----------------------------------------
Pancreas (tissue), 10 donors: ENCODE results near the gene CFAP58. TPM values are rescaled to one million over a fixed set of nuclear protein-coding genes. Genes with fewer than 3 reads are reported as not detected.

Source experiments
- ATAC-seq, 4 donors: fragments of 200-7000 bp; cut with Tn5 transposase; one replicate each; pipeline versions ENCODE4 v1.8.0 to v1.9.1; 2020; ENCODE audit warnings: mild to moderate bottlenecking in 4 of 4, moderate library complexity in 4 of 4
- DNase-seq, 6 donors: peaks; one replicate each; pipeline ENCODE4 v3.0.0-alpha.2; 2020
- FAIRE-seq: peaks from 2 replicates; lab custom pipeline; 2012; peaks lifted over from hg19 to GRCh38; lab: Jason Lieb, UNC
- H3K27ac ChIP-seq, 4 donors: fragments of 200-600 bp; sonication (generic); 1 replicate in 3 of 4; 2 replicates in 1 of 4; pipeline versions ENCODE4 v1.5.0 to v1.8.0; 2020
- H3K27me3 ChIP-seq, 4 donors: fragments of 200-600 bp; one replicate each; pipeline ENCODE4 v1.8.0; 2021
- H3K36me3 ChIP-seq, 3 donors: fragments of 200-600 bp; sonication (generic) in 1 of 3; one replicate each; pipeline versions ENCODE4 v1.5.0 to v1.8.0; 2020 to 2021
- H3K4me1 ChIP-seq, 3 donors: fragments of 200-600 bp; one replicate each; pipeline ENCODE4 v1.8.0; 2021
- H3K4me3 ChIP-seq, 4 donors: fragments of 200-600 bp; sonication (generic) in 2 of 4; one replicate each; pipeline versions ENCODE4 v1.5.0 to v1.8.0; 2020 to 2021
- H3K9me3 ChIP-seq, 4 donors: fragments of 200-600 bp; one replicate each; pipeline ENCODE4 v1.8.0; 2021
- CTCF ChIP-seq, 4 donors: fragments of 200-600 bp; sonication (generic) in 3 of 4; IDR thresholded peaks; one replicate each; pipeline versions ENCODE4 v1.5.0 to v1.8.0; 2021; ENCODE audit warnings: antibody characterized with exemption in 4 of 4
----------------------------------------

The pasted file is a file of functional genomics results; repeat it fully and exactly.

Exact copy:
Pancreas (tissue), 10 donors: ENCODE results near the gene CFAP58. TPM values are rescaled to one million over a fixed set of nuclear protein-coding genes. Genes with fewer than 3 reads are reported as not detected.

Source experiments
- ATAC-seq, 4 donors: fragments of 200-7000 bp; cut with Tn5 transposase; one replicate each; pipeline versions ENCODE4 v1.8.0 to v1.9.1; 2020; ENCODE audit warnings: mild to moderate bottlenecking in 4 of 4, moderate library complexity in 4 of 4
- DNase-seq, 6 donors: peaks; one replicate each; pipeline ENCODE4 v3.0.0-alpha.2; 2020
- FAIRE-seq: peaks from 2 replicates; lab custom pipeline; 2012; peaks lifted over from hg19 to GRCh38; lab: Jason Lieb, UNC
- H3K27ac ChIP-seq, 4 donors: fragments of 200-600 bp; sonication (generic); 1 replicate in 3 of 4; 2 replicates in 1 of 4; pipeline versions ENCODE4 v1.5.0 to v1.8.0; 2020
- H3K27me3 ChIP-seq, 4 donors: fragments of 200-600 bp; one replicate each; pipeline ENCODE4 v1.8.0; 2021
- H3K36me3 ChIP-seq, 3 donors: fragments of 200-600 bp; sonication (generic) in 1 of 3; one replicate each; pipeline versions ENCODE4 v1.5.0 to v1.8.0; 2020 to 2021
- H3K4me1 ChIP-seq, 3 donors: fragments of 200-600 bp; one replicate each; pipeline ENCODE4 v1.8.0; 2021
- H3K4me3 ChIP-seq, 4 donors: fragments of 200-600 bp; sonication (generic) in 2 of 4; one replicate each; pipeline versions ENCODE4 v1.5.0 to v1.8.0; 2020 to 2021
- H3K9me3 ChIP-seq, 4 donors: fragments of 200-600 bp; one replicate each; pipeline ENCODE4 v1.8.0; 2021
- CTCF ChIP-seq, 4 donors: fragments of 200-600 bp; sonication (generic) in 3 of 4; IDR thresholded peaks; one replicate each; pipeline versions ENCODE4 v1.5.0 to v1.8.0; 2021; ENCODE audit warnings: antibody characterized with exemption in 4 of 4